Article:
Ford F-150 Lightning All-Electric Truck

We recently got our hands on Ford's new all-electric pickup truck. With over 200,000 orders for the Lightning, it is a big success for the venerable automaker and changing the way many Americans think about electric vehicles. Mainly because it's shockingly good (pun intended). Interestingly, more than half of those who have reserved a Lightning have never owned a Ford vehicle. That's saying something.
The sturdy F-150 has been the best-selling vehicle in the U.S. for an astounding 43 years. Introduced in 1948, the F-150 was Ford's first post-war truck. The faithful work wagon has evolved through thirteen generations and now the all-electric Lightning joins the automaker's family. It debuted by pulling a one-million-pound freight train just to get the Ford truck faithful on board - and it worked.


Ford is building 150,000 of the EV trucks per year at its expanded Dearborn, Michigan plant. All Lightnings come as four-door crew cabs offering generous room inside and a five-and-a-half-foot bed in the back. Because there is an electric motor at each axle, all-wheel drive is standard, and it will tow 10,000 pounds with the extended battery. Payload capacity is 2,000 pounds.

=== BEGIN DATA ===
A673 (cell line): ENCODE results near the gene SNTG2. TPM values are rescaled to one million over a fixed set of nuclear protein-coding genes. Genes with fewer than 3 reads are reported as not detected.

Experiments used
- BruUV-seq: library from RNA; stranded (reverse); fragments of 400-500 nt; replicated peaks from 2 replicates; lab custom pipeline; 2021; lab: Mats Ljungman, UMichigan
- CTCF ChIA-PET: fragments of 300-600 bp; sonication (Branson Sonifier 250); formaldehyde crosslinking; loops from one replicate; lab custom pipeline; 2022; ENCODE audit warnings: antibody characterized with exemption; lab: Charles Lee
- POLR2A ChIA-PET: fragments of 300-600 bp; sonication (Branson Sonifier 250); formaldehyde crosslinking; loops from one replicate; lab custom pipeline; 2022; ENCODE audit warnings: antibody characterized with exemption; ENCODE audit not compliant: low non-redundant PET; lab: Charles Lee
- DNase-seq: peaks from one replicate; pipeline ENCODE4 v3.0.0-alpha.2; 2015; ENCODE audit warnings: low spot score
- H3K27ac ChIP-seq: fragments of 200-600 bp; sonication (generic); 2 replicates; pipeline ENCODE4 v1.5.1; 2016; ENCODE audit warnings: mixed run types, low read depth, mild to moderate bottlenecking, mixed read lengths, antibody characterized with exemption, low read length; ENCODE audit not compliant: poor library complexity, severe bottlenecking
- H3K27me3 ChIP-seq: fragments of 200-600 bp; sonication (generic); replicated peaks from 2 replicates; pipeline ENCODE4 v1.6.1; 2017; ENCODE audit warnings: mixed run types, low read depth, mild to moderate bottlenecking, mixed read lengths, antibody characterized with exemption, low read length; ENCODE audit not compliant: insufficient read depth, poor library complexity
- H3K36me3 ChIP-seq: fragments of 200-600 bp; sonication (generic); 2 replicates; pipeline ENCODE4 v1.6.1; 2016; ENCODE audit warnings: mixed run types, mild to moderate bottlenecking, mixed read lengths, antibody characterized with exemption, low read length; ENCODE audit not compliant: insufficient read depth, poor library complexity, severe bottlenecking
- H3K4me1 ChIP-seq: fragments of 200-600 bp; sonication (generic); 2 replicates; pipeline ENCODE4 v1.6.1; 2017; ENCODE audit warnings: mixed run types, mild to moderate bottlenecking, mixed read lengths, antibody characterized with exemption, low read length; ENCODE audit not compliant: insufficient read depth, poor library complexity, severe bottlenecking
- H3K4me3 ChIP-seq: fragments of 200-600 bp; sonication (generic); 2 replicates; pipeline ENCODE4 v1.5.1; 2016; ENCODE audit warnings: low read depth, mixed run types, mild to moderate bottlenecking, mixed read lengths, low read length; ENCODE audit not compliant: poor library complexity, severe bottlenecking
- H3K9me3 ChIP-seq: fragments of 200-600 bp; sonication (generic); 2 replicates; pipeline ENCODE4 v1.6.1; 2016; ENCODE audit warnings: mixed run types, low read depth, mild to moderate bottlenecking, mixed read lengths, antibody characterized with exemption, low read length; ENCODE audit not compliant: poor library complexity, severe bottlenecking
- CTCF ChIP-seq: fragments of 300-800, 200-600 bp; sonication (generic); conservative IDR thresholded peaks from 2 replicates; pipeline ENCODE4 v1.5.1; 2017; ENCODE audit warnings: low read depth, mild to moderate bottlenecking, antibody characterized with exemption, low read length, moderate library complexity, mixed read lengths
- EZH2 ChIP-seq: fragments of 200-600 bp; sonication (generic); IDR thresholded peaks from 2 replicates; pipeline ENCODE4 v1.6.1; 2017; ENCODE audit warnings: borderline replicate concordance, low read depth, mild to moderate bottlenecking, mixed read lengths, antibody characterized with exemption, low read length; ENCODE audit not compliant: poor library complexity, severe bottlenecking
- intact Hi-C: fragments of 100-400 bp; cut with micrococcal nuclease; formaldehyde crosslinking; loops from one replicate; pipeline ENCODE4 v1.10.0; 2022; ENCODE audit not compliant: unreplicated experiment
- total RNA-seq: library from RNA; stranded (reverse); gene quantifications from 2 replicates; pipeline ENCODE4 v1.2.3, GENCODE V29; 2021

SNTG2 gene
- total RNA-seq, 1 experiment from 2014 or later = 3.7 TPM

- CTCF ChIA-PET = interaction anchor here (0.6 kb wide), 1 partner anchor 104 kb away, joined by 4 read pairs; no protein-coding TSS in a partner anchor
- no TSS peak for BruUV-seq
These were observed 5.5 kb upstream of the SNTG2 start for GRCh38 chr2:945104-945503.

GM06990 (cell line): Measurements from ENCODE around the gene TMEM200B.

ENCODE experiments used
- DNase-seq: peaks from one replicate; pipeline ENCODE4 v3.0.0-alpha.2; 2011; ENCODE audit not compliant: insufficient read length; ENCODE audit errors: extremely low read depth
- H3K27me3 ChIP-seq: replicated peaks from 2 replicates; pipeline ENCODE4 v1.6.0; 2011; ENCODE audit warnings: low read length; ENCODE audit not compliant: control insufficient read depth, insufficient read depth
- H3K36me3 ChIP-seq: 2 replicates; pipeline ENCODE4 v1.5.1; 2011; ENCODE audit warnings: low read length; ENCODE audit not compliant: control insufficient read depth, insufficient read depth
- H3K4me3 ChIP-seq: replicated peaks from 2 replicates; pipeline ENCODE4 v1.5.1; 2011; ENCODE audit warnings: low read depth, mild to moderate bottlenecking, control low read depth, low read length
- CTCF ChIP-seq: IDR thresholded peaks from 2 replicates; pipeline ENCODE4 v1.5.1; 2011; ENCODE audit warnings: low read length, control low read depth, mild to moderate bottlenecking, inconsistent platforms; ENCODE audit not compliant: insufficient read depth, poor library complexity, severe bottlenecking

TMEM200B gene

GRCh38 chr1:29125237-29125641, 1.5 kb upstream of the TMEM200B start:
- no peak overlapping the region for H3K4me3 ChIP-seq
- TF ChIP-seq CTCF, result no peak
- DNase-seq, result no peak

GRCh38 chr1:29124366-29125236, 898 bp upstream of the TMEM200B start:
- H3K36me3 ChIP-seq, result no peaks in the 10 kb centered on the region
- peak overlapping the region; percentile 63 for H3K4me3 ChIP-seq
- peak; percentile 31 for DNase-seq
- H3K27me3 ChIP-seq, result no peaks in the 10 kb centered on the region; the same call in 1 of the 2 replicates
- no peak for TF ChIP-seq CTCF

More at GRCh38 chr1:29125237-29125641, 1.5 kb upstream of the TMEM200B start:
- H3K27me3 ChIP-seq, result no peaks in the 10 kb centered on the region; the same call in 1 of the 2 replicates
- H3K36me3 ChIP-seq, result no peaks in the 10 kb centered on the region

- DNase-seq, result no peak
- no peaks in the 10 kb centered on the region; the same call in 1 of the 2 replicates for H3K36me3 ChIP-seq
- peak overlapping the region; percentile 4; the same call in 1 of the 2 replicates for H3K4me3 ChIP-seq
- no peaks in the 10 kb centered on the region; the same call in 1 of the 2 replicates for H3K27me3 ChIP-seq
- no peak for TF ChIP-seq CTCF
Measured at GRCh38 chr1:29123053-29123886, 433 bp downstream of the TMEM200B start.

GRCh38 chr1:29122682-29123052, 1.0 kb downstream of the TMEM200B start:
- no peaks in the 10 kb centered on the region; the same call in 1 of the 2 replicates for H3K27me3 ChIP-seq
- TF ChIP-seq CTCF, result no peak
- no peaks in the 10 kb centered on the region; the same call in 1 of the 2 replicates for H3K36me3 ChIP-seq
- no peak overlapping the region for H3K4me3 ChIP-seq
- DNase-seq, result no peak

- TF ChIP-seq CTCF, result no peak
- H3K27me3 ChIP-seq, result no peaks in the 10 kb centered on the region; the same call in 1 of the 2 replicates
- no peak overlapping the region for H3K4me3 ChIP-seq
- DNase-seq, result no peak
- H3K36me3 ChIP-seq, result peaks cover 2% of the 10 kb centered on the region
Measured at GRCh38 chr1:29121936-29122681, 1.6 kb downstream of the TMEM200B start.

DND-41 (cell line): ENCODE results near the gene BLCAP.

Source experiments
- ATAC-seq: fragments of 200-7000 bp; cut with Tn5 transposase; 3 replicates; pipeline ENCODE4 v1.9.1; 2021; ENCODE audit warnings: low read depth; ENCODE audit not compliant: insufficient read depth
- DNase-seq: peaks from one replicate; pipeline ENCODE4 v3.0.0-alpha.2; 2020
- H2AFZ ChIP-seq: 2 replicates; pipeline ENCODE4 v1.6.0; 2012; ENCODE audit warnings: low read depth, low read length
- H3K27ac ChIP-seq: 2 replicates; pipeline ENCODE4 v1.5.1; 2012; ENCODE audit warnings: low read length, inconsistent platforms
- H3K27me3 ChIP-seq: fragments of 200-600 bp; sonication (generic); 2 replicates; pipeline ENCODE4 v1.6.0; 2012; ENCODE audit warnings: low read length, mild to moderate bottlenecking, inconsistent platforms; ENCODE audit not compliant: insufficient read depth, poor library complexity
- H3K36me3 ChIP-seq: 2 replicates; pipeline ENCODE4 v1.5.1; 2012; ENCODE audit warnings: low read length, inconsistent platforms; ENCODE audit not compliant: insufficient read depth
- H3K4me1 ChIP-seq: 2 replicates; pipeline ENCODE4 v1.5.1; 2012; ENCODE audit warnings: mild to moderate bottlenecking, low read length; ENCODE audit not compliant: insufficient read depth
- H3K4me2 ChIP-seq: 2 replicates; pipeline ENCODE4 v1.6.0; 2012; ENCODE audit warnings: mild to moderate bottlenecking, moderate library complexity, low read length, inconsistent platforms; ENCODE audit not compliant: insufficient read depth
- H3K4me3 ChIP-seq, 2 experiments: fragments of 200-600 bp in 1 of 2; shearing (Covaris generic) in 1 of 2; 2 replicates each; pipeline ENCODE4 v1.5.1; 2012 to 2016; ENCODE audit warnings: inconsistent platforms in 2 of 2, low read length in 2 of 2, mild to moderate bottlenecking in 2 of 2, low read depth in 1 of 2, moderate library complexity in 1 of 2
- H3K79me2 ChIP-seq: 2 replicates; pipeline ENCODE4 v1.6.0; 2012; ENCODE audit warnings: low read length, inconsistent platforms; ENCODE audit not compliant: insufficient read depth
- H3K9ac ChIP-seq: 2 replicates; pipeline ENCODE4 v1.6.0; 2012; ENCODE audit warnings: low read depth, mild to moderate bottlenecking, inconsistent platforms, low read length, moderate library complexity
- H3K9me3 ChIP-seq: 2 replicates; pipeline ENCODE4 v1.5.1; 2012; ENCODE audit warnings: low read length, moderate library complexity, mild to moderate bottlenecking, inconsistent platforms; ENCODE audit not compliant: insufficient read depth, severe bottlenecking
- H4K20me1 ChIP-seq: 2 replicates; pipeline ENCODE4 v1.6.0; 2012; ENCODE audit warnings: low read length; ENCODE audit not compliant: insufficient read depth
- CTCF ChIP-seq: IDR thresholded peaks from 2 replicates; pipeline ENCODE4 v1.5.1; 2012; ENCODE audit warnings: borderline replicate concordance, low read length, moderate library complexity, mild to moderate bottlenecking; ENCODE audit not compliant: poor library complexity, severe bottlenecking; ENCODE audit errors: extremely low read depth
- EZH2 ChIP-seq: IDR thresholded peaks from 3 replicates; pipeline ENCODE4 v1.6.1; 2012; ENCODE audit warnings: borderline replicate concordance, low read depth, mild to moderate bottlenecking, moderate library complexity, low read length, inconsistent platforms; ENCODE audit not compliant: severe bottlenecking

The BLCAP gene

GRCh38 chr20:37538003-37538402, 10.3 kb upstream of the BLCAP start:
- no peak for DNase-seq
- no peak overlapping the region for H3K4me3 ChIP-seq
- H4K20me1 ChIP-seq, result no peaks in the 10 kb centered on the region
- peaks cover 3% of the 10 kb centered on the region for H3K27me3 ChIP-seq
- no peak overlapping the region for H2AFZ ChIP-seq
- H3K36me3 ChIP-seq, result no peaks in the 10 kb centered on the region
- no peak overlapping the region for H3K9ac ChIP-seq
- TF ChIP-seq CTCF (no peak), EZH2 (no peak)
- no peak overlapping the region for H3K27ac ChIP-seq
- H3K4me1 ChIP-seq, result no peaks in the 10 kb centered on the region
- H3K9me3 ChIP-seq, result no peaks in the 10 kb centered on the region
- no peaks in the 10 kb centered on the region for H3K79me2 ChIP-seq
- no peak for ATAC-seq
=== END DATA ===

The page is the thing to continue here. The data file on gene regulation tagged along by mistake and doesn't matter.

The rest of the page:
Peak horsepower is limited by the output of the battery pack and the Lightning offers two options. There's the standard 98-kWh battery that produces 452 horsepower, and the upgraded 131-kWh pack that pushes 580 hp. Both versions give you a meaty 775 pound-feet of torque and you can actually power your house with the Lightning's batteries for three days or more.

The standard range battery pack will take you an EPA-estimated 230 miles before you need a charge, and the extended range battery will take you an EPA-estimated 320 miles. EPA estimates give the F-150 up to 78 miles per gallon equivalent in the city and 63 MPGe on the highway. Being that it is an electric truck, Ford engineers thought, "Why not put a whole bunch of electrical outlets on this thing." They did just that and you'll find eleven plugs, some in the cab, some inside the very large Mega Frunk that is under the hood, and some, including a 220-volt outlet, in the bed in back. 

Just imagine the tailgate parties you could have with all those outlets. Watch our "Cruisin" YouTube video to see all the things you could power.
The Bottom Line
We think that one of the reasons that the F-150 Lightning has so many fans and followers is that it is an intelligent evolution of America's favorite and best-selling truck. In fact, the 200,000 consumers who are on the list for the first Lightnings plunked down their deposits before they could ever actually sit in or drive one of these all-electric wonders. And there would have been a lot more future owners, but Ford capped the number of people who could pre-order to 200,000 because, as the company's CEO Jim Farley told the press, "We had to stop taking reservations because we had so many." That's a very good sign for the future of Ford.